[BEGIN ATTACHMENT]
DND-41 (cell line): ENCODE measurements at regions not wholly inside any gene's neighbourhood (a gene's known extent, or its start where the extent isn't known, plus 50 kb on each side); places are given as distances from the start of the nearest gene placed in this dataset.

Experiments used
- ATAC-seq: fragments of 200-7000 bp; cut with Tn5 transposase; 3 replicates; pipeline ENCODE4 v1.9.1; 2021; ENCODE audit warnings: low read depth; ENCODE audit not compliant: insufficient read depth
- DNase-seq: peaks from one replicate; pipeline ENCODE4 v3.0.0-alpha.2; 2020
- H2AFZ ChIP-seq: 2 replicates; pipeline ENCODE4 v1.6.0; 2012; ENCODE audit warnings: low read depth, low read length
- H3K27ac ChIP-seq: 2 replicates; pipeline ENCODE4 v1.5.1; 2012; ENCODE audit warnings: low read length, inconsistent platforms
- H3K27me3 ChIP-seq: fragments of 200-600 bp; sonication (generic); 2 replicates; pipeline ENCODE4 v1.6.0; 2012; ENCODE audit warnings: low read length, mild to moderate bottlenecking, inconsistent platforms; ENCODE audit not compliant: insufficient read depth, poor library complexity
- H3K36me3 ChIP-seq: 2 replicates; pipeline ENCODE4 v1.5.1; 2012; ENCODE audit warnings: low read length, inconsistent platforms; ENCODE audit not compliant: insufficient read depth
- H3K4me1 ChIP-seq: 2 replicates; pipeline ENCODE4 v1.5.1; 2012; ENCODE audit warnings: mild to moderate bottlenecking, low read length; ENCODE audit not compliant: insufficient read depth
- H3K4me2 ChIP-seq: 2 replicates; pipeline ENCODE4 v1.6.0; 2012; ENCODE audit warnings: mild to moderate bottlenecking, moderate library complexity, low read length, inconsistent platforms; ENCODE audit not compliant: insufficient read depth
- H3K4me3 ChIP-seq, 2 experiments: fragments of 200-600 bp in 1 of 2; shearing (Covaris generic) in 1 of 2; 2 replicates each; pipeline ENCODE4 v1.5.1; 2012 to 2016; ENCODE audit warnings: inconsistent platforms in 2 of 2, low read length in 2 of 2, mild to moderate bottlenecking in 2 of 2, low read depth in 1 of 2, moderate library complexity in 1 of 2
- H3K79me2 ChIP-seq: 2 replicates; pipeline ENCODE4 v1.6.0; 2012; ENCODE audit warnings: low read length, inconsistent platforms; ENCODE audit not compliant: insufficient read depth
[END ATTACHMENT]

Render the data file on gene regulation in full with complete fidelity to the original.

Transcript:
DND-41 (cell line): ENCODE measurements at regions not wholly inside any gene's neighbourhood (a gene's known extent, or its start where the extent isn't known, plus 50 kb on each side); places are given as distances from the start of the nearest gene placed in this dataset.

Experiments used
- ATAC-seq: fragments of 200-7000 bp; cut with Tn5 transposase; 3 replicates; pipeline ENCODE4 v1.9.1; 2021; ENCODE audit warnings: low read depth; ENCODE audit not compliant: insufficient read depth
- DNase-seq: peaks from one replicate; pipeline ENCODE4 v3.0.0-alpha.2; 2020
- H2AFZ ChIP-seq: 2 replicates; pipeline ENCODE4 v1.6.0; 2012; ENCODE audit warnings: low read depth, low read length
- H3K27ac ChIP-seq: 2 replicates; pipeline ENCODE4 v1.5.1; 2012; ENCODE audit warnings: low read length, inconsistent platforms
- H3K27me3 ChIP-seq: fragments of 200-600 bp; sonication (generic); 2 replicates; pipeline ENCODE4 v1.6.0; 2012; ENCODE audit warnings: low read length, mild to moderate bottlenecking, inconsistent platforms; ENCODE audit not compliant: insufficient read depth, poor library complexity
- H3K36me3 ChIP-seq: 2 replicates; pipeline ENCODE4 v1.5.1; 2012; ENCODE audit warnings: low read length, inconsistent platforms; ENCODE audit not compliant: insufficient read depth
- H3K4me1 ChIP-seq: 2 replicates; pipeline ENCODE4 v1.5.1; 2012; ENCODE audit warnings: mild to moderate bottlenecking, low read length; ENCODE audit not compliant: insufficient read depth
- H3K4me2 ChIP-seq: 2 replicates; pipeline ENCODE4 v1.6.0; 2012; ENCODE audit warnings: mild to moderate bottlenecking, moderate library complexity, low read length, inconsistent platforms; ENCODE audit not compliant: insufficient read depth
- H3K4me3 ChIP-seq, 2 experiments: fragments of 200-600 bp in 1 of 2; shearing (Covaris generic) in 1 of 2; 2 replicates each; pipeline ENCODE4 v1.5.1; 2012 to 2016; ENCODE audit warnings: inconsistent platforms in 2 of 2, low read length in 2 of 2, mild to moderate bottlenecking in 2 of 2, low read depth in 1 of 2, moderate library complexity in 1 of 2
- H3K79me2 ChIP-seq: 2 replicates; pipeline ENCODE4 v1.6.0; 2012; ENCODE audit warnings: low read length, inconsistent platforms; ENCODE audit not compliant: insufficient read depth